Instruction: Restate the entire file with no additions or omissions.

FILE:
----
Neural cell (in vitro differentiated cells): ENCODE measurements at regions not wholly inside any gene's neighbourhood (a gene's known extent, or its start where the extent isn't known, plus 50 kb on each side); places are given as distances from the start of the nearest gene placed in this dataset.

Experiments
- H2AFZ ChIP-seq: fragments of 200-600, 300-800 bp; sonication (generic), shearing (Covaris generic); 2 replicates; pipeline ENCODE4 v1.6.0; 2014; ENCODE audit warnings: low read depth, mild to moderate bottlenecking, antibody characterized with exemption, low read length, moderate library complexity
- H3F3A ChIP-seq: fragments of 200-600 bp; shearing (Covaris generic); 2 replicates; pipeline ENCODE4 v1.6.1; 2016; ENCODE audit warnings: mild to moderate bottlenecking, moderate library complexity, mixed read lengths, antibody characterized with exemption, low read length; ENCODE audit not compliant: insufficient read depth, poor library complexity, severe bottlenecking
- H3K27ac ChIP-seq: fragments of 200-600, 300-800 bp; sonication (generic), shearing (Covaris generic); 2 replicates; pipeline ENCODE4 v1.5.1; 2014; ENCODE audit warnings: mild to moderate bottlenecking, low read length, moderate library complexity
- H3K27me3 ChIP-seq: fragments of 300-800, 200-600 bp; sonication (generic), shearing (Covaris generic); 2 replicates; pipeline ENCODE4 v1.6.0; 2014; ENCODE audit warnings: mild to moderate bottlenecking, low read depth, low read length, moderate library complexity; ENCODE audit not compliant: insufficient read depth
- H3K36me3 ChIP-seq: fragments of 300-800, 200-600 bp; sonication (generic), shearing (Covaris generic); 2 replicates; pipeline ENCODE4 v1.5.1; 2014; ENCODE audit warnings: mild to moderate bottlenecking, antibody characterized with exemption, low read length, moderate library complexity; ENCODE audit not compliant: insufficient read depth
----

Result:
Neural cell (in vitro differentiated cells): ENCODE measurements at regions not wholly inside any gene's neighbourhood (a gene's known extent, or its start where the extent isn't known, plus 50 kb on each side); places are given as distances from the start of the nearest gene placed in this dataset.

Experiments
- H2AFZ ChIP-seq: fragments of 200-600, 300-800 bp; sonication (generic), shearing (Covaris generic); 2 replicates; pipeline ENCODE4 v1.6.0; 2014; ENCODE audit warnings: low read depth, mild to moderate bottlenecking, antibody characterized with exemption, low read length, moderate library complexity
- H3F3A ChIP-seq: fragments of 200-600 bp; shearing (Covaris generic); 2 replicates; pipeline ENCODE4 v1.6.1; 2016; ENCODE audit warnings: mild to moderate bottlenecking, moderate library complexity, mixed read lengths, antibody characterized with exemption, low read length; ENCODE audit not compliant: insufficient read depth, poor library complexity, severe bottlenecking
- H3K27ac ChIP-seq: fragments of 200-600, 300-800 bp; sonication (generic), shearing (Covaris generic); 2 replicates; pipeline ENCODE4 v1.5.1; 2014; ENCODE audit warnings: mild to moderate bottlenecking, low read length, moderate library complexity
- H3K27me3 ChIP-seq: fragments of 300-800, 200-600 bp; sonication (generic), shearing (Covaris generic); 2 replicates; pipeline ENCODE4 v1.6.0; 2014; ENCODE audit warnings: mild to moderate bottlenecking, low read depth, low read length, moderate library complexity; ENCODE audit not compliant: insufficient read depth
- H3K36me3 ChIP-seq: fragments of 300-800, 200-600 bp; sonication (generic), shearing (Covaris generic); 2 replicates; pipeline ENCODE4 v1.5.1; 2014; ENCODE audit warnings: mild to moderate bottlenecking, antibody characterized with exemption, low read length, moderate library complexity; ENCODE audit not compliant: insufficient read depth